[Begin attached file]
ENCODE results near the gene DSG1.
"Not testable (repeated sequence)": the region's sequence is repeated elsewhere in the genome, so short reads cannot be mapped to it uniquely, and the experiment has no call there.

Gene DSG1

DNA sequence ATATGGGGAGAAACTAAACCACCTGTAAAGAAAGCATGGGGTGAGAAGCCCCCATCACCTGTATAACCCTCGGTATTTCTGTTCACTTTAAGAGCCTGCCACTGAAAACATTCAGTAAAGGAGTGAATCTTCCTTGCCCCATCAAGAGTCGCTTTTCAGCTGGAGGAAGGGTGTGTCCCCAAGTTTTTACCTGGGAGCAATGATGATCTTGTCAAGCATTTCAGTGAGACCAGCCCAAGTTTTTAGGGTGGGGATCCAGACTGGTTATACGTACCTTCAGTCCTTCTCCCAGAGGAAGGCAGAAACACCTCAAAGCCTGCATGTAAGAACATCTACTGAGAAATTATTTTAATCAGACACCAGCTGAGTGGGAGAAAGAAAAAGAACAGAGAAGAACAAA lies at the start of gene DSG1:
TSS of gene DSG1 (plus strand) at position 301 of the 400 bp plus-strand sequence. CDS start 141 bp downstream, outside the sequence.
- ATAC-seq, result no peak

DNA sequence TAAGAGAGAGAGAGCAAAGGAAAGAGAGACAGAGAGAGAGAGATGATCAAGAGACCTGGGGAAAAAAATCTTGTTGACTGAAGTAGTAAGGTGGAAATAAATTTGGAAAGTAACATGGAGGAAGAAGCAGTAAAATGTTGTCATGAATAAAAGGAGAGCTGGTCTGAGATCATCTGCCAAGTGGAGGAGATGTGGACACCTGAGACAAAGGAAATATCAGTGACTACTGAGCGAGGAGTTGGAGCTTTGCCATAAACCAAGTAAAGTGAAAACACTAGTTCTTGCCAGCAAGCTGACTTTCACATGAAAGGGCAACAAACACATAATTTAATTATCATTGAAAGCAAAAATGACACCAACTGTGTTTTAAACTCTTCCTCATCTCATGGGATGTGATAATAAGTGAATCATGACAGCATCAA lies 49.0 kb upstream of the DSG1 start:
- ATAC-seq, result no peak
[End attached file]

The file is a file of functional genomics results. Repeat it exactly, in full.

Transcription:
ENCODE results near the gene DSG1.
"Not testable (repeated sequence)": the region's sequence is repeated elsewhere in the genome, so short reads cannot be mapped to it uniquely, and the experiment has no call there.

Gene DSG1

DNA sequence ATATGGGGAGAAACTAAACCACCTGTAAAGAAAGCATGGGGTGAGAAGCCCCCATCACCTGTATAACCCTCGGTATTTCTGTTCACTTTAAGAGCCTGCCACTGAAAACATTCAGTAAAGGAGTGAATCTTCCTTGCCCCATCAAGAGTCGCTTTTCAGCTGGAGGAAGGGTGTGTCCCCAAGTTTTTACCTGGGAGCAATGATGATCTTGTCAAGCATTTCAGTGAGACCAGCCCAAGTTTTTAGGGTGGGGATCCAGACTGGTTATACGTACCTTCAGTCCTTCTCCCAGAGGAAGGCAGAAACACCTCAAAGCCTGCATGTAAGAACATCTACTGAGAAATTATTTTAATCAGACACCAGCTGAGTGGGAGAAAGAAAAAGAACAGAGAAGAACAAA lies at the start of gene DSG1:
TSS of gene DSG1 (plus strand) at position 301 of the 400 bp plus-strand sequence. CDS start 141 bp downstream, outside the sequence.
- ATAC-seq, result no peak

DNA sequence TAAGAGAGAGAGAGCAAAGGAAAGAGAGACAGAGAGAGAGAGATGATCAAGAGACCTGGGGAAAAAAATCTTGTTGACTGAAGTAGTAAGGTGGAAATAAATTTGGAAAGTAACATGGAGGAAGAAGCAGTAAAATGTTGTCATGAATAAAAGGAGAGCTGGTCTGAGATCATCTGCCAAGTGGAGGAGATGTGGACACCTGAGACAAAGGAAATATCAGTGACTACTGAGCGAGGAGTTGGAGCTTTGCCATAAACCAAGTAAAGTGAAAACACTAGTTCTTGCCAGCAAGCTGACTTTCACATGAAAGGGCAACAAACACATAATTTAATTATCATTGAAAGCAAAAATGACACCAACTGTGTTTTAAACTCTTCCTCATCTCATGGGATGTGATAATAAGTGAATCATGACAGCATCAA lies 49.0 kb upstream of the DSG1 start:
- ATAC-seq, result no peak